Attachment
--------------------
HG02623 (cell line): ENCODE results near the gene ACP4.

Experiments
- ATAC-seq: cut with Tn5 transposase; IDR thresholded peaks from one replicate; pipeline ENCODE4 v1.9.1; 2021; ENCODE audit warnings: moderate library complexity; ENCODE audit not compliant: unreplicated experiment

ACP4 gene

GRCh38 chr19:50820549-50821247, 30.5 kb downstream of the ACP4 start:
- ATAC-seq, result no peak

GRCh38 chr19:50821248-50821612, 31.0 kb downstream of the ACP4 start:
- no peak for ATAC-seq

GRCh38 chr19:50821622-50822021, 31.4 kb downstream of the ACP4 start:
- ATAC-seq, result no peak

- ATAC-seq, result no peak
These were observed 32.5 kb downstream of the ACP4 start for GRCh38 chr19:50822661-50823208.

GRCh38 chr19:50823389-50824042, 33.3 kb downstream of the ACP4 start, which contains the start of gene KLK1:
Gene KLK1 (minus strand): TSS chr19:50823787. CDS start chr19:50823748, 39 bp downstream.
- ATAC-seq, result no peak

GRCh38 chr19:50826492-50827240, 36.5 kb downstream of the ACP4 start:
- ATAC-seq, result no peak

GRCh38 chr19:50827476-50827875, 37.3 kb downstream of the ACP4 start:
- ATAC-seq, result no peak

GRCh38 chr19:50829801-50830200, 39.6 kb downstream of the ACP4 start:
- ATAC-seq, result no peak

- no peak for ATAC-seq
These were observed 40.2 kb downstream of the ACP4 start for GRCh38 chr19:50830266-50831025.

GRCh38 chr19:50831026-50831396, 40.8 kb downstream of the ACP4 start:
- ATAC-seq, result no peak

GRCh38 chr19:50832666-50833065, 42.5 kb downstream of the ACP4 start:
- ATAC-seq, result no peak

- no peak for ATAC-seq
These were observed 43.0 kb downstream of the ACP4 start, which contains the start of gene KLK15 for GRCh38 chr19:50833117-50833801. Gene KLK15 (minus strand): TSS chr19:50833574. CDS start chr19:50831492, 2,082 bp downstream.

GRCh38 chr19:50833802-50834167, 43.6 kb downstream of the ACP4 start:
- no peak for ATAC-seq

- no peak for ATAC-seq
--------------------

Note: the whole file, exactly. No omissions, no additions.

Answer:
HG02623 (cell line): ENCODE results near the gene ACP4.

Experiments
- ATAC-seq: cut with Tn5 transposase; IDR thresholded peaks from one replicate; pipeline ENCODE4 v1.9.1; 2021; ENCODE audit warnings: moderate library complexity; ENCODE audit not compliant: unreplicated experiment

ACP4 gene

GRCh38 chr19:50820549-50821247, 30.5 kb downstream of the ACP4 start:
- ATAC-seq, result no peak

GRCh38 chr19:50821248-50821612, 31.0 kb downstream of the ACP4 start:
- no peak for ATAC-seq

GRCh38 chr19:50821622-50822021, 31.4 kb downstream of the ACP4 start:
- ATAC-seq, result no peak

- ATAC-seq, result no peak
These were observed 32.5 kb downstream of the ACP4 start for GRCh38 chr19:50822661-50823208.

GRCh38 chr19:50823389-50824042, 33.3 kb downstream of the ACP4 start, which contains the start of gene KLK1:
Gene KLK1 (minus strand): TSS chr19:50823787. CDS start chr19:50823748, 39 bp downstream.
- ATAC-seq, result no peak

GRCh38 chr19:50826492-50827240, 36.5 kb downstream of the ACP4 start:
- ATAC-seq, result no peak

GRCh38 chr19:50827476-50827875, 37.3 kb downstream of the ACP4 start:
- ATAC-seq, result no peak

GRCh38 chr19:50829801-50830200, 39.6 kb downstream of the ACP4 start:
- ATAC-seq, result no peak

- no peak for ATAC-seq
These were observed 40.2 kb downstream of the ACP4 start for GRCh38 chr19:50830266-50831025.

GRCh38 chr19:50831026-50831396, 40.8 kb downstream of the ACP4 start:
- ATAC-seq, result no peak

GRCh38 chr19:50832666-50833065, 42.5 kb downstream of the ACP4 start:
- ATAC-seq, result no peak

- no peak for ATAC-seq
These were observed 43.0 kb downstream of the ACP4 start, which contains the start of gene KLK15 for GRCh38 chr19:50833117-50833801. Gene KLK15 (minus strand): TSS chr19:50833574. CDS start chr19:50831492, 2,082 bp downstream.

GRCh38 chr19:50833802-50834167, 43.6 kb downstream of the ACP4 start:
- no peak for ATAC-seq

- no peak for ATAC-seq